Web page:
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Faculty

Michelle L. Matter, PhD

Michelle L. Matter, PhD
  • Full Member
    Cancer Biology Program
    University of Hawaii Cancer Center
  • Academic Appointments

  • Associate Researcher (Associate Professor)
    University of Hawaii Cancer Center
    University of Hawaii at Manoa
  • Graduate Faculty
    Cell and Molecular Biology, Clinical Research Program
    John A. Burns School of Medicine
    University of Hawaii at Manoa
  • Graduate Faculty
    Molecular Biosciences and Bioengineering
    University of Hawaii at Manoa

Degrees

  • PhD in Cell Biology, University of Virginia Medical School
  • Postdoctoral Fellow in Dr. Erkki Ruoslahti's lab at The Sanford Burnham Institute La Jolla, CA

Research Focus

The objective of the Matter laboratory is to understand the molecular mechanism of cancer metastasis and to develop novel targeted cancer therapeutics. The lab is focused on two areas of metastasis. Vascular permeability is extremely important in metastasis because solid tumors release factors that induce hyperpermeability, which contributes to metastatic spread and limits the ability of targeted delivery of anticancer agents. In addition, induction of vascular permeability is a primary component of the life-threatening disorder sepsis, which causes 10% of cancer patient deaths each year in the United States. Clinically there are no treatments for sepsis. Dr. Matter and her team reported that Native Hawaiians face a two times higher cancer-associated sepsis mortality rate than any other ethnic group. They are currently investigating ethnicity-related genetic factors of cancer-associated sepsis. Moreover, Dr. Matter has identified that R-Ras binds directly to Filamin A to regulate vascular permeability. Her team is testing R-Ras as a potential target in both anti-metastatic and anti-sepsis therapies.

The second area of focus is on molecular mechanisms of cancer cell death. Dr. Matter's work has shown that in normal and cancer cells peptidyl-tRNA hydrolase 2 (PTRH2; Bit-1) controls integrin-mediated apoptosis by regulating the anti-apoptotic protein Bcl-2 through effects of NFkB signaling. Loss of PTRH-2 protein expression promotes apoptosis. Dr. Matter's group is investigating PTRH2's physiological function. They have found that patients with a biallelic mutation in the PTRH2 gene, which causes a loss of PTRH2 protein expression, develop infantile-onset multisystem neurologic, endocrine and pancreatic disease (IMNEPD). In contrast, high PTRH2 protein expression promotes tumor cell survival. Dr. Matter and her team find that high PTRH2 levels in neuroblastoma patients correlates with very poor prognosis and increased bone metastasis. PTRH2 is similarly upregulated in other metastatic cancers including melanoma, colon carcinoma and invasive breast ductal carcinoma. Her team is currently identifying the molecular mechanism whereby PTRH2 promotes tumor cell survival and determining if PTRH2 is an effective therapeutic target.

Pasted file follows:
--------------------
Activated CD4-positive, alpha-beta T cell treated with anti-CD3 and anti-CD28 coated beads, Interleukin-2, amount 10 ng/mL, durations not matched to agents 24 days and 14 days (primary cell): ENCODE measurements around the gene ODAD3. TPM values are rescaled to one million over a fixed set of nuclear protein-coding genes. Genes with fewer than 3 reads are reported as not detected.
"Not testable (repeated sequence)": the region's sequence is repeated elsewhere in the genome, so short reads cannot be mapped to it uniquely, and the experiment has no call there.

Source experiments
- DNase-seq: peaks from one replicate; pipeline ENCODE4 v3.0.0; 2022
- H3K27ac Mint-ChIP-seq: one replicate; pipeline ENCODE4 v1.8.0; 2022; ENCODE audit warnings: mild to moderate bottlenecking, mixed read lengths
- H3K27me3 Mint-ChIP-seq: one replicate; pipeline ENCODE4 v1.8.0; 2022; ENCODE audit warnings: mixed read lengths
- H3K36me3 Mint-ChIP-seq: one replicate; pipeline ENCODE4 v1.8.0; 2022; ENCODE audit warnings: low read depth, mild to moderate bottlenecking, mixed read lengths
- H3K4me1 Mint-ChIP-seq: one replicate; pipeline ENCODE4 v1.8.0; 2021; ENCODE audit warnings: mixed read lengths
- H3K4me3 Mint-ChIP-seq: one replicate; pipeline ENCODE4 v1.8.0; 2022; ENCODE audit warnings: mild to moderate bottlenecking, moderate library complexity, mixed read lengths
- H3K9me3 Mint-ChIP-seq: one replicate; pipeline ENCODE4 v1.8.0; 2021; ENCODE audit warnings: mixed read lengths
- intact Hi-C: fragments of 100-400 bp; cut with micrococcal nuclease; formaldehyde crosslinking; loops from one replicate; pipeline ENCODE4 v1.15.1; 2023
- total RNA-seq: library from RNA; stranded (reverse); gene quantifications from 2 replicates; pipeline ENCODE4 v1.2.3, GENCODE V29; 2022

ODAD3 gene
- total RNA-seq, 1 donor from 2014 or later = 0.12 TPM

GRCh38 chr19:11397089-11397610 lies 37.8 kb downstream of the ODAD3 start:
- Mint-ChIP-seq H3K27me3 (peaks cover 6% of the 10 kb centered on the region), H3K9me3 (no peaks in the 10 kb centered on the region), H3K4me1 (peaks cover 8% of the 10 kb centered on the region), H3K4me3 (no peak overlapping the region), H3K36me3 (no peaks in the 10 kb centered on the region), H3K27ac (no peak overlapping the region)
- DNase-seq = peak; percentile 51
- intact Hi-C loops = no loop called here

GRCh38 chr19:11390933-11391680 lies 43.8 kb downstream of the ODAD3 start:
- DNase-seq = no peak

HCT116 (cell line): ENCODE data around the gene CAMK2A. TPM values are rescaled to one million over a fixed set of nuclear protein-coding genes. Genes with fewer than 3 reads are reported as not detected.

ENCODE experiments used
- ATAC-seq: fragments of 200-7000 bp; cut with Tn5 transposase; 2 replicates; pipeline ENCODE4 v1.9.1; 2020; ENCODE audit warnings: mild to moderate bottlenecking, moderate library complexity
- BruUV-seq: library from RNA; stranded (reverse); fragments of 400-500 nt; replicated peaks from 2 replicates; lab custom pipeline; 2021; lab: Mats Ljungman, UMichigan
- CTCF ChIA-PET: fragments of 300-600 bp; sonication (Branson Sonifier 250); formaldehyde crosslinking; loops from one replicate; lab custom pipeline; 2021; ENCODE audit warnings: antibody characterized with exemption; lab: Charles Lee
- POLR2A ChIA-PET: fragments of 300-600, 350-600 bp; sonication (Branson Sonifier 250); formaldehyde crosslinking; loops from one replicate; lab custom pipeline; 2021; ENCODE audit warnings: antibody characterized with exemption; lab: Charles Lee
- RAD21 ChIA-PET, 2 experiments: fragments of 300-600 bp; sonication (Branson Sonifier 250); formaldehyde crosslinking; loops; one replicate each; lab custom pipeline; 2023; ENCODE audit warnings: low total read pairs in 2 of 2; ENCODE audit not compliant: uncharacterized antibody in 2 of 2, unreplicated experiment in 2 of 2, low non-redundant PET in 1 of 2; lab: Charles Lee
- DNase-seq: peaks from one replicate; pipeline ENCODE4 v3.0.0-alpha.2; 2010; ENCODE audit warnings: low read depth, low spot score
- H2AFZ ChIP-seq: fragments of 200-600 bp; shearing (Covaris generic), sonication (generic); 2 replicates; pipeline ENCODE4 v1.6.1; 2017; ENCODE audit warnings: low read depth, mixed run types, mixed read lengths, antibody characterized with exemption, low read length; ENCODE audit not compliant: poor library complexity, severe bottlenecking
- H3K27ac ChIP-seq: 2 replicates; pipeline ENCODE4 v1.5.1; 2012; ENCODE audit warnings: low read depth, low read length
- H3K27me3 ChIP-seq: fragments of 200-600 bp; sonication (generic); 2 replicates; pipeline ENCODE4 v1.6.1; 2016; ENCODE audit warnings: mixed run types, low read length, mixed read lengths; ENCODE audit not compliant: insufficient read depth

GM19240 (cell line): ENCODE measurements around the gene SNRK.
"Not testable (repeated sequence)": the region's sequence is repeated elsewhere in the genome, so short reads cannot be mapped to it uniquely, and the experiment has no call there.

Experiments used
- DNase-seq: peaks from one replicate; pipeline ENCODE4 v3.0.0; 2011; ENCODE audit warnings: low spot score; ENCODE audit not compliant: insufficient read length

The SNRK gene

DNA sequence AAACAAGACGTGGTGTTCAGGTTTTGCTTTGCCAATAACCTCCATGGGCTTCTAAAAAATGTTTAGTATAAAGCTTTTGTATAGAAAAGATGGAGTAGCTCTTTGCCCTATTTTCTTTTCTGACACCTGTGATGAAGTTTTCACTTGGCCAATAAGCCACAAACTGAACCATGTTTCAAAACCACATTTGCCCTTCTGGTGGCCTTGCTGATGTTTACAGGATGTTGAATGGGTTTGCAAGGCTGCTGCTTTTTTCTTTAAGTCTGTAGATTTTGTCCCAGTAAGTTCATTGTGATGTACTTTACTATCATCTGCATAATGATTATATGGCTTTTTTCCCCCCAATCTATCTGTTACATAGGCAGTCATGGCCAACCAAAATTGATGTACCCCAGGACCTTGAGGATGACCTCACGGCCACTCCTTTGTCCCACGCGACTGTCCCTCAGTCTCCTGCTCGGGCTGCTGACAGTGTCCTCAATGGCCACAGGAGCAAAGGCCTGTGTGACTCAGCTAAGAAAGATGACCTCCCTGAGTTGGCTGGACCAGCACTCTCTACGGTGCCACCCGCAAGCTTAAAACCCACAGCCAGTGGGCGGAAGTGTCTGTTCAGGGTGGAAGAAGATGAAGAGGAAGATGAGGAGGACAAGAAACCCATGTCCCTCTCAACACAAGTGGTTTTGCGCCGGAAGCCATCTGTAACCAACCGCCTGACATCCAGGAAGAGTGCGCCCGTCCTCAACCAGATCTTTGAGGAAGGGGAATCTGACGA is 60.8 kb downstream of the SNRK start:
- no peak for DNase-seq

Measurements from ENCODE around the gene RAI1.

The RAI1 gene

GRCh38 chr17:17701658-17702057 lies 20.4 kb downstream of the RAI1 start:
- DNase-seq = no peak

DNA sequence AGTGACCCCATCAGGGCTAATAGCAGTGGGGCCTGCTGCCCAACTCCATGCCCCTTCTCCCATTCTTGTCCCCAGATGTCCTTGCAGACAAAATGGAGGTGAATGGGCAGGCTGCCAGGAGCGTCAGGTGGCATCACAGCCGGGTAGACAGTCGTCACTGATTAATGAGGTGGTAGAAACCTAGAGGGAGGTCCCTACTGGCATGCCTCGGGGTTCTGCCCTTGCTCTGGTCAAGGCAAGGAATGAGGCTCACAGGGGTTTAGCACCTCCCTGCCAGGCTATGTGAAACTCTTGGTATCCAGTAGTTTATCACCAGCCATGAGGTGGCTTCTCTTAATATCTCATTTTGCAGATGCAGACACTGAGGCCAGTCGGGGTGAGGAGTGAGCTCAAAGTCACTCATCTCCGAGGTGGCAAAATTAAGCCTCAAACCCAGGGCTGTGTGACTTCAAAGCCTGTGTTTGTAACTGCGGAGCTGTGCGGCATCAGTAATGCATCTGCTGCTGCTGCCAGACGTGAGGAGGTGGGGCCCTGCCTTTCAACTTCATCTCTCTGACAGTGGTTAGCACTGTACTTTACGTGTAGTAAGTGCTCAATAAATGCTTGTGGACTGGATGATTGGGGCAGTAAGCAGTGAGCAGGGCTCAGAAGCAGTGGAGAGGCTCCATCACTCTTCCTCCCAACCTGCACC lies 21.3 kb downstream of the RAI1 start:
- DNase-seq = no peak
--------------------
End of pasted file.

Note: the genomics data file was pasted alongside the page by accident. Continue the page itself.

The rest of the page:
Selected Publications

  • Matter ML, Shevtsov Y, Dugay C, Haiman CA, Le Marchand L, Wilkens LR, Maskarinec G. (2017). High mortality due to sepsis in Native Hawaiians and African Americans: The Multiethnic Cohort. PLoSONE; May 30;12(5):e0178374. doi: 10.1371/journal.pone.0178374.
  • Doe J, Kaindl AM, Jijiwa M, de la Vega M, Hu H, Griffiths GS, Fontelonga TM, Barraza P, Van Ry P, Ramos JW, Burkin DJ, Matter ML. (2017). PTRH2 gene mutation causes progressive congenital skeletal muscle pathology. Human Molecular Genetics; Apr 15;26(8):1458-1464. doi: 10.1093/hmg/ddx048.
  • Sulzmaier FJ, Prechtl A, Caliva MJ, Geerts D, Garmire L, Matter ML, Kesari S, Ramos JW. ((2016). RSK2 regulates glioblastoma invasion and is a promising therapeutic target. Oncotarget; Nov 29;7(48):79869-79884. doi: 10.18632/oncotarget.13084.
  • Griffiths GS, Doe J, Jijiwa M, Ramos JW, Burkin DJ, Matter ML. (2015). Bit-1 is a regulator of myogenic differentiation. Journal of Cell Science. 128:1707-1717 doi:10.1242/jcs.
  • Matter ML, Hu H, I-J L, Jijiwa M, Dramer N, Musante L, Ninnemann O, Schindler D, Eirich K, Schrotter S, et al. (2014). Peptidyl-tRNA Hydrolase 2 gene mutation causes infantile multisystem neurologic, endocrine and pancreatic disease. Journal of Clinical and Translational Neurology, Dec;1(12):1024-35. doi: 10.1002/acn3.149.

Publication list via PubMed

Active Grants

  • M. Matter, Principal Investigator
    NIH/NIGMS
    R01GM104984-01
    "Regulation of endothelial permeability in sepsis"
    2012-2017